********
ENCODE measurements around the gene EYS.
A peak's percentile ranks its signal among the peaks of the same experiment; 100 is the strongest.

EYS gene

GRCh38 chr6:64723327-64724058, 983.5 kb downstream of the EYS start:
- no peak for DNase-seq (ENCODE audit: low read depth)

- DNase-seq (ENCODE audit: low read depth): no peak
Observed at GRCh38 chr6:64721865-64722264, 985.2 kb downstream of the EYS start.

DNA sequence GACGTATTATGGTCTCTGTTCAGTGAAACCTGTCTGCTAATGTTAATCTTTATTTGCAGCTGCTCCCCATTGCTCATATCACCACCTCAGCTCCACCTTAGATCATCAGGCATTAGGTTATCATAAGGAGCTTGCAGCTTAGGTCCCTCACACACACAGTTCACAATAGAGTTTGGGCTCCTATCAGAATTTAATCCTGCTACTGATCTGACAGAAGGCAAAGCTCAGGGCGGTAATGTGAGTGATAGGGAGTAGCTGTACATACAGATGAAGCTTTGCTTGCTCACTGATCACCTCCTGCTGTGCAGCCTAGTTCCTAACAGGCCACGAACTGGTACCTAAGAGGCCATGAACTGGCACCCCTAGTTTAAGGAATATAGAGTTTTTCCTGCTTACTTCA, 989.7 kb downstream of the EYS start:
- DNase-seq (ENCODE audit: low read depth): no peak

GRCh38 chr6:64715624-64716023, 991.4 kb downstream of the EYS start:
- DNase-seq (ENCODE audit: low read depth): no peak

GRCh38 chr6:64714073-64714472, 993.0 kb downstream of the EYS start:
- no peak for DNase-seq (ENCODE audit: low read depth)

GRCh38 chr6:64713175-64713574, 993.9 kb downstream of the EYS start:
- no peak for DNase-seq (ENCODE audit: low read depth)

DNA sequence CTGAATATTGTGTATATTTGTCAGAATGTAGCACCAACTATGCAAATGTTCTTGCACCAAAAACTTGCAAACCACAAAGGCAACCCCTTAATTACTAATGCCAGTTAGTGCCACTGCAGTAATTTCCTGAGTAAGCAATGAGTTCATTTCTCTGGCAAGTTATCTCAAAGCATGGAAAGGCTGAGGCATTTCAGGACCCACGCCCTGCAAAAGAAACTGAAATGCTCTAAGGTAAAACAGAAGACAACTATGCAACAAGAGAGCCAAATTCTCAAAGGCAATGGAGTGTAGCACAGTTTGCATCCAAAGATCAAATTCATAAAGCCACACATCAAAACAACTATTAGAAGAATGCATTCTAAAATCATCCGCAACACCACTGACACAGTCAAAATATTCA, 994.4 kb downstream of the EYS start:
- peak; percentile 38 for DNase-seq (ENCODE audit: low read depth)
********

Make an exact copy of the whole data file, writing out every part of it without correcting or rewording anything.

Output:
ENCODE measurements around the gene EYS.
A peak's percentile ranks its signal among the peaks of the same experiment; 100 is the strongest.

EYS gene

GRCh38 chr6:64723327-64724058, 983.5 kb downstream of the EYS start:
- no peak for DNase-seq (ENCODE audit: low read depth)

- DNase-seq (ENCODE audit: low read depth): no peak
Observed at GRCh38 chr6:64721865-64722264, 985.2 kb downstream of the EYS start.

DNA sequence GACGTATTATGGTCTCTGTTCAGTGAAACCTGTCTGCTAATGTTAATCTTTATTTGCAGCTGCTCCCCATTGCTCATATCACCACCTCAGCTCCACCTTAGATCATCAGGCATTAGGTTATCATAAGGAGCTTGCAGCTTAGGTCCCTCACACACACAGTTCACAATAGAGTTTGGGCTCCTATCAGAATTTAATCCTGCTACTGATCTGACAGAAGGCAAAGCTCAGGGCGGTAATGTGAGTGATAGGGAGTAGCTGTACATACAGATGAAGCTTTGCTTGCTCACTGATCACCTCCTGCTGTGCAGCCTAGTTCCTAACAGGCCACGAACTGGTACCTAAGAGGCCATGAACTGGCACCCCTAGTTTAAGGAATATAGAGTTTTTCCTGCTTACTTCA, 989.7 kb downstream of the EYS start:
- DNase-seq (ENCODE audit: low read depth): no peak

GRCh38 chr6:64715624-64716023, 991.4 kb downstream of the EYS start:
- DNase-seq (ENCODE audit: low read depth): no peak

GRCh38 chr6:64714073-64714472, 993.0 kb downstream of the EYS start:
- no peak for DNase-seq (ENCODE audit: low read depth)

GRCh38 chr6:64713175-64713574, 993.9 kb downstream of the EYS start:
- no peak for DNase-seq (ENCODE audit: low read depth)

DNA sequence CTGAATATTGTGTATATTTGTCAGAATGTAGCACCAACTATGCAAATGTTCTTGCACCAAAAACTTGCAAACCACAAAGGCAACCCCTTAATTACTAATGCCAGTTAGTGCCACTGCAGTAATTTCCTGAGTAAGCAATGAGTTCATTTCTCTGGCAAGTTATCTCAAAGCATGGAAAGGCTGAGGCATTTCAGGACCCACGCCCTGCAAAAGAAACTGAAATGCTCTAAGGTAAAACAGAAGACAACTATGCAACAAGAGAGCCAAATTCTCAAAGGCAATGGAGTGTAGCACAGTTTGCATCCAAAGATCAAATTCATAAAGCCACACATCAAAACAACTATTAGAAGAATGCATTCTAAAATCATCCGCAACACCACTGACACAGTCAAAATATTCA, 994.4 kb downstream of the EYS start:
- peak; percentile 38 for DNase-seq (ENCODE audit: low read depth)